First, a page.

17. Structural and molecular micropatterning of dual hydrogel constructs for neural growth models using photochemical strategies

    PubMed Central

    Horn-Ranney, Elaine L.; Curley, J. Lowry; Catig, Gary C.; Huval, Renee M.; Moore, Michael J.

    2013-01-01

    Chemotactic and haptotactic cues guide neurite growth toward appropriate targets by eliciting attractive or repulsive responses from the neurite growth cones. Here we present an integrated system allowing both structural and molecular micropatterning in dual hydrogel 3D tissue culture constructs for directing in vitro neuronal growth via structural, immobilized, and soluble guidance cues. These tissue culture constructs were fabricated into specifiable geometries using UV light reflected from a digital micromirror device acting as a dynamic photomask, resulting in dual hydrogel constructs consisting of a cell growth-restrictive polyethylene glycol (PEG) boundary with a cell growth-permissive interior of photolabile α-carboxy-2-nitrobenzyl cysteine agarose (CNBC-A). This CNBC-A was irradiated in discrete areas and subsequently tagged with maleimide-conjugated biomolecules. Fluorescent microscopy showed biomolecule binding only at the sites of irradiation in CNBC-A, and confocal microscopy confirmed 3D binding through the depth of the construct. Neurite outgrowth studies showed contained growth throughout CNBC-A. The diffusion rate of soluble fluorescein-bovine serum albumin through the dual hydrogel construct was controlled by PEG concentration and the distance between the protein source and the agarose interior; the timescale for a transient protein gradient changed with these parameters. These findings suggest the dual hydrogel system is a usefulplatform for manipulating a 3D in vitro microenvironment with patterned structural and molecular guidance cues for modeling neural growth and guidance. PMID:22903647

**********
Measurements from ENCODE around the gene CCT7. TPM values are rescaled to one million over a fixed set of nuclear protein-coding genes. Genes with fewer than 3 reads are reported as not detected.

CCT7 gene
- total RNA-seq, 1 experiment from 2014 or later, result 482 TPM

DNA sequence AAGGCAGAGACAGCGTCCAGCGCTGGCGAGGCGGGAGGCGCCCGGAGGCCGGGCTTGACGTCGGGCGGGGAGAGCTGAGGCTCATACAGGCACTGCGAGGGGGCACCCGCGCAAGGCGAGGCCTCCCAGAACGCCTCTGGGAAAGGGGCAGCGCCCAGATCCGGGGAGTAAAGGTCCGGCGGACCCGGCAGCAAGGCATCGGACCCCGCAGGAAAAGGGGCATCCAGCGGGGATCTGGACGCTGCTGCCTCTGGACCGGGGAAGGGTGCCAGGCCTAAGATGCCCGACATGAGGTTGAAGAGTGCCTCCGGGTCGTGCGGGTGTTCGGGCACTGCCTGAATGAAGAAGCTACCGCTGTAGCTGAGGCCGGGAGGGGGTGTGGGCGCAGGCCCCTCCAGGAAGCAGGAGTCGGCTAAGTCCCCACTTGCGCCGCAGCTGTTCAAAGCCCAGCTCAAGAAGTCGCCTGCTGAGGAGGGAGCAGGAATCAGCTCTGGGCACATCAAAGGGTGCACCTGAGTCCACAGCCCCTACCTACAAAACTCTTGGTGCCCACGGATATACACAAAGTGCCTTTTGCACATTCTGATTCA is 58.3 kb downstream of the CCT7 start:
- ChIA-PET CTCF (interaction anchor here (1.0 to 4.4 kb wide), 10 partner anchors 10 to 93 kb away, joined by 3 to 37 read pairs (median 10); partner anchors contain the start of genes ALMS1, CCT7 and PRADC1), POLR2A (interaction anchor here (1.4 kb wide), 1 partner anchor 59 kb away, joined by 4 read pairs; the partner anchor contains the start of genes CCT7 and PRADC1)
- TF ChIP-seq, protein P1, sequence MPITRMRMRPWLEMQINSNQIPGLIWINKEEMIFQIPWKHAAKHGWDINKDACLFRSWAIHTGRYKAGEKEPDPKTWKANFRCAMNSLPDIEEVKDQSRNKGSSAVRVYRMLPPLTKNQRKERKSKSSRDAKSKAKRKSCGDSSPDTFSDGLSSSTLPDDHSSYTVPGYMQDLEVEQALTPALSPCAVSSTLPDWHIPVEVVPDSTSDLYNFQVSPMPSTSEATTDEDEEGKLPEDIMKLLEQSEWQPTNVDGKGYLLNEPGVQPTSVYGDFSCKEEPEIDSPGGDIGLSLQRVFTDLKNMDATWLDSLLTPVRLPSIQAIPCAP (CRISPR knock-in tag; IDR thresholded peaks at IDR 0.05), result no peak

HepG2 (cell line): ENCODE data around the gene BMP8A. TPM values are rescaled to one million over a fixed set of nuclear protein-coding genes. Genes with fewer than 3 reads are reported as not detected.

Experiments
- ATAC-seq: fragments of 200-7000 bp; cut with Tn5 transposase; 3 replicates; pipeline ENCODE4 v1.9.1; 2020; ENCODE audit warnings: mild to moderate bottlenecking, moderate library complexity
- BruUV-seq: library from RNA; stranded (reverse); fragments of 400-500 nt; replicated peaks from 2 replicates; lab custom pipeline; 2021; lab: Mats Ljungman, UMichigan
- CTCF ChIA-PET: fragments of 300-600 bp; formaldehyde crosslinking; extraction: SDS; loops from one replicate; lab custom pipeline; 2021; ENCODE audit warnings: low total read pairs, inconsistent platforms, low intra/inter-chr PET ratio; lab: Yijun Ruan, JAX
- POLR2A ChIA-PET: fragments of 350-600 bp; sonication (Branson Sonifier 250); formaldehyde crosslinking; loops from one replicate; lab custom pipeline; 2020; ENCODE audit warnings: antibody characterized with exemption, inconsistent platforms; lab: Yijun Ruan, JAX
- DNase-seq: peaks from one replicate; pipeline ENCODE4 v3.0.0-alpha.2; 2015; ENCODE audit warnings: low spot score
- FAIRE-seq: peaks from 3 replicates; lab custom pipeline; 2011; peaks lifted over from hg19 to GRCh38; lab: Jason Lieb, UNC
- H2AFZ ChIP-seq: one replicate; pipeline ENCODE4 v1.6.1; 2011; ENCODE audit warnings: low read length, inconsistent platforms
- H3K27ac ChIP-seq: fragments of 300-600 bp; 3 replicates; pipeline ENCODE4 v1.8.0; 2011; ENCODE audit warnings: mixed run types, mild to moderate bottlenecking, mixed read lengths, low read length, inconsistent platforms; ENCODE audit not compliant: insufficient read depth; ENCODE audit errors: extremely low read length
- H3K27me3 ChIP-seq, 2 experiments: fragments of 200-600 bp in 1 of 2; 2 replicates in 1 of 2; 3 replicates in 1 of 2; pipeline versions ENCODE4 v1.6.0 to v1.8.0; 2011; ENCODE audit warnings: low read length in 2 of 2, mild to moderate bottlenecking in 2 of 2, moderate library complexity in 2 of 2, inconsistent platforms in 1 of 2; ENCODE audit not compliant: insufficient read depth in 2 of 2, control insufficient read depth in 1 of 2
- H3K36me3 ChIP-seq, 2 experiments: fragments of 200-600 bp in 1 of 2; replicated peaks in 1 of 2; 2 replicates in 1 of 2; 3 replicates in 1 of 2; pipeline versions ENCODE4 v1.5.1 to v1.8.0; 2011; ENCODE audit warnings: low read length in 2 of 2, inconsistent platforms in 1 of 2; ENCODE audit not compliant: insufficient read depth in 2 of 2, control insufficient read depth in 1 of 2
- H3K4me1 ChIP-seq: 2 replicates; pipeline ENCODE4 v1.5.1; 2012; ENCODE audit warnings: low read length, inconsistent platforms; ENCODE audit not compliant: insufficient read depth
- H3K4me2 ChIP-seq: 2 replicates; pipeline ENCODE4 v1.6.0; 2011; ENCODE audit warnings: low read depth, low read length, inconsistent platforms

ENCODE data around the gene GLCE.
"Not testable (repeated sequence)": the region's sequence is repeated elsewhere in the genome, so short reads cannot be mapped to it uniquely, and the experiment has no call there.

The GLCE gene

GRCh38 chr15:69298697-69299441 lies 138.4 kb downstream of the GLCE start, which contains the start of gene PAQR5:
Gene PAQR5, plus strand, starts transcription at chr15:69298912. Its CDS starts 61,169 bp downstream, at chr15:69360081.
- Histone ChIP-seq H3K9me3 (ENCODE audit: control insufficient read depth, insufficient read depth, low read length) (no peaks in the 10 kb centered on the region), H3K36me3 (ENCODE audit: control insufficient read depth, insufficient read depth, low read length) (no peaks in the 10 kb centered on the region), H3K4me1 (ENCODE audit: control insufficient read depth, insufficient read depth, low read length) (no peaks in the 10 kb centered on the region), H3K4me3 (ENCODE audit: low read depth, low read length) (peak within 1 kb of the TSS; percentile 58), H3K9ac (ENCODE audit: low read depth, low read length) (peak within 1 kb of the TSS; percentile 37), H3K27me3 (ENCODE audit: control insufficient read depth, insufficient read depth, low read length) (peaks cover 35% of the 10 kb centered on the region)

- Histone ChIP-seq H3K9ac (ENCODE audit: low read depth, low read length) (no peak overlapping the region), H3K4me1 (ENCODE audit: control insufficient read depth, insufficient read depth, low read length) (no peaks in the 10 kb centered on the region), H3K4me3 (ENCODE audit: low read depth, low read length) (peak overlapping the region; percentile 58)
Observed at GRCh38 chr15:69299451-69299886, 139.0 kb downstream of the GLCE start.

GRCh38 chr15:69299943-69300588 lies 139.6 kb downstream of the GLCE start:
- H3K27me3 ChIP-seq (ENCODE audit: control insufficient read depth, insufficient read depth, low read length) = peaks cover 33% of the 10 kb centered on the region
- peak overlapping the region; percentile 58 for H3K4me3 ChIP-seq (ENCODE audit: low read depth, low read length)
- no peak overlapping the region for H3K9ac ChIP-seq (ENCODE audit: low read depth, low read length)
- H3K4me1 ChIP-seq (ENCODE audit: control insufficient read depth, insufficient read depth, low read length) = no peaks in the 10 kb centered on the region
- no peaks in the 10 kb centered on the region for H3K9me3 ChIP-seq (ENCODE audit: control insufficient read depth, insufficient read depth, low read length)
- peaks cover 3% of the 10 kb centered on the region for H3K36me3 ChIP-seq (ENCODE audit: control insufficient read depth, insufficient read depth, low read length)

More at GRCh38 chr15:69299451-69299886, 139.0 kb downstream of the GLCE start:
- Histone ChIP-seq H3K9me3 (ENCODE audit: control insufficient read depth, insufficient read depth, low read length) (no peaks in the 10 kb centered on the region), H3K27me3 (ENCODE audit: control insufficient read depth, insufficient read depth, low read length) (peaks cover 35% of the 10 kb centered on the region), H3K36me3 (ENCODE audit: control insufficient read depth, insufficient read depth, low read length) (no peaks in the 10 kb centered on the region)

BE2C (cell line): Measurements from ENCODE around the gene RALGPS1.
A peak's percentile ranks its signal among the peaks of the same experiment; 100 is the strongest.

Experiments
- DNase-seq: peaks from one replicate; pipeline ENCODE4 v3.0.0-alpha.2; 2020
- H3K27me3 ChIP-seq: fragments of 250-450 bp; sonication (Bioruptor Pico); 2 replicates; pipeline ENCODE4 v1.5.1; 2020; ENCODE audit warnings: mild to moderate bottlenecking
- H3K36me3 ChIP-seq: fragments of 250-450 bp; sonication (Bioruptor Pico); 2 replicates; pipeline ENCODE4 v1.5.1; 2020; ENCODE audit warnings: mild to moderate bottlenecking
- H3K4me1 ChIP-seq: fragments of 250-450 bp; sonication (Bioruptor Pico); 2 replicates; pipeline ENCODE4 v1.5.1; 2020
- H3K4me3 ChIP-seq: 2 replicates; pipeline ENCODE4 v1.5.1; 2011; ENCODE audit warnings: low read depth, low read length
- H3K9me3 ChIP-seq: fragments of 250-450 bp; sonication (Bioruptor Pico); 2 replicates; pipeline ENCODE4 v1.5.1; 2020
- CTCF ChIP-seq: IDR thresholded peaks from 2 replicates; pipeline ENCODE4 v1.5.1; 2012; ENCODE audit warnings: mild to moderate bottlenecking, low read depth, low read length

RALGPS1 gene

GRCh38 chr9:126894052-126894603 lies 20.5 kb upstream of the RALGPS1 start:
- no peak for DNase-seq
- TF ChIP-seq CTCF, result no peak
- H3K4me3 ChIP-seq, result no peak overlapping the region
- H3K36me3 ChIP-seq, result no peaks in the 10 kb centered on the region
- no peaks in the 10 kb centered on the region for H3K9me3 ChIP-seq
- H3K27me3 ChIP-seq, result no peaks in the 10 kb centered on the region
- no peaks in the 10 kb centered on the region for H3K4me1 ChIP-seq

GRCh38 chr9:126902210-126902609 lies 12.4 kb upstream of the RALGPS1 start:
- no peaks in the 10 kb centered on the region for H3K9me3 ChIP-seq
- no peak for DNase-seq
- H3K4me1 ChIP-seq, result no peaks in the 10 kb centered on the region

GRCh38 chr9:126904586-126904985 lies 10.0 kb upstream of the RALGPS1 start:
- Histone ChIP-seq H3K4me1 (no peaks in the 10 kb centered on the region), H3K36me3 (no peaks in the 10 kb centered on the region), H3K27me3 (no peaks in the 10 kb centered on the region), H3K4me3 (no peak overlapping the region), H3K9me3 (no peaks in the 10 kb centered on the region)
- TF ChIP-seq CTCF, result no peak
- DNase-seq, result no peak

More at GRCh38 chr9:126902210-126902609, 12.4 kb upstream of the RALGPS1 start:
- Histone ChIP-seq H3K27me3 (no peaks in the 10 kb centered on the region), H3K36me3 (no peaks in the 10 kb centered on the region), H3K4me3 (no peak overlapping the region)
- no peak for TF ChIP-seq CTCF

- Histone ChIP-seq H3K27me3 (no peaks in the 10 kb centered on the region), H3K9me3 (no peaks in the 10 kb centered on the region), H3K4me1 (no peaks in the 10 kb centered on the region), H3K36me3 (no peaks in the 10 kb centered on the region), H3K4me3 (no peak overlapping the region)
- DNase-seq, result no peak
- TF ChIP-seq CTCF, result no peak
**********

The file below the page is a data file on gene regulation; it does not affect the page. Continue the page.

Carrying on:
18. Encapsulation of adult human mesenchymal stem cells within collagen-agarose microenvironments.

    PubMed

    Batorsky, Anna; Liao, Jiehong; Lund, Amanda W; Plopper, George E; Stegemann, Jan P

    2005-11-20